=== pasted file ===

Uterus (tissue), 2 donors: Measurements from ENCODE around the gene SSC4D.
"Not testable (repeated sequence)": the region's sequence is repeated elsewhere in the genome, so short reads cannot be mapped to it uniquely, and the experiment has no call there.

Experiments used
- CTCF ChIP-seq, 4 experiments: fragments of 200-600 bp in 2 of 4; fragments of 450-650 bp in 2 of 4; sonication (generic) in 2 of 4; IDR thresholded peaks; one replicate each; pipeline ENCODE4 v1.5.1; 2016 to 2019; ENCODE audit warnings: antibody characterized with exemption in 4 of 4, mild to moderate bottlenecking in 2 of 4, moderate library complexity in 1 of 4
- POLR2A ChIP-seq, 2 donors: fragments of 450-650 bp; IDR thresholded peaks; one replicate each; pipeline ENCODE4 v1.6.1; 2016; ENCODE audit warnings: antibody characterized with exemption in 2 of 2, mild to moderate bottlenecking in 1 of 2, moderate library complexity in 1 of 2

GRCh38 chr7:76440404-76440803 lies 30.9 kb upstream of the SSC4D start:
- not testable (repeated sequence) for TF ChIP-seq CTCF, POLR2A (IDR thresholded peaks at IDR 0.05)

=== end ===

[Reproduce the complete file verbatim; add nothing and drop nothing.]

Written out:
Uterus (tissue), 2 donors: Measurements from ENCODE around the gene SSC4D.
"Not testable (repeated sequence)": the region's sequence is repeated elsewhere in the genome, so short reads cannot be mapped to it uniquely, and the experiment has no call there.

Experiments used
- CTCF ChIP-seq, 4 experiments: fragments of 200-600 bp in 2 of 4; fragments of 450-650 bp in 2 of 4; sonication (generic) in 2 of 4; IDR thresholded peaks; one replicate each; pipeline ENCODE4 v1.5.1; 2016 to 2019; ENCODE audit warnings: antibody characterized with exemption in 4 of 4, mild to moderate bottlenecking in 2 of 4, moderate library complexity in 1 of 4
- POLR2A ChIP-seq, 2 donors: fragments of 450-650 bp; IDR thresholded peaks; one replicate each; pipeline ENCODE4 v1.6.1; 2016; ENCODE audit warnings: antibody characterized with exemption in 2 of 2, mild to moderate bottlenecking in 1 of 2, moderate library complexity in 1 of 2

GRCh38 chr7:76440404-76440803 lies 30.9 kb upstream of the SSC4D start:
- not testable (repeated sequence) for TF ChIP-seq CTCF, POLR2A (IDR thresholded peaks at IDR 0.05)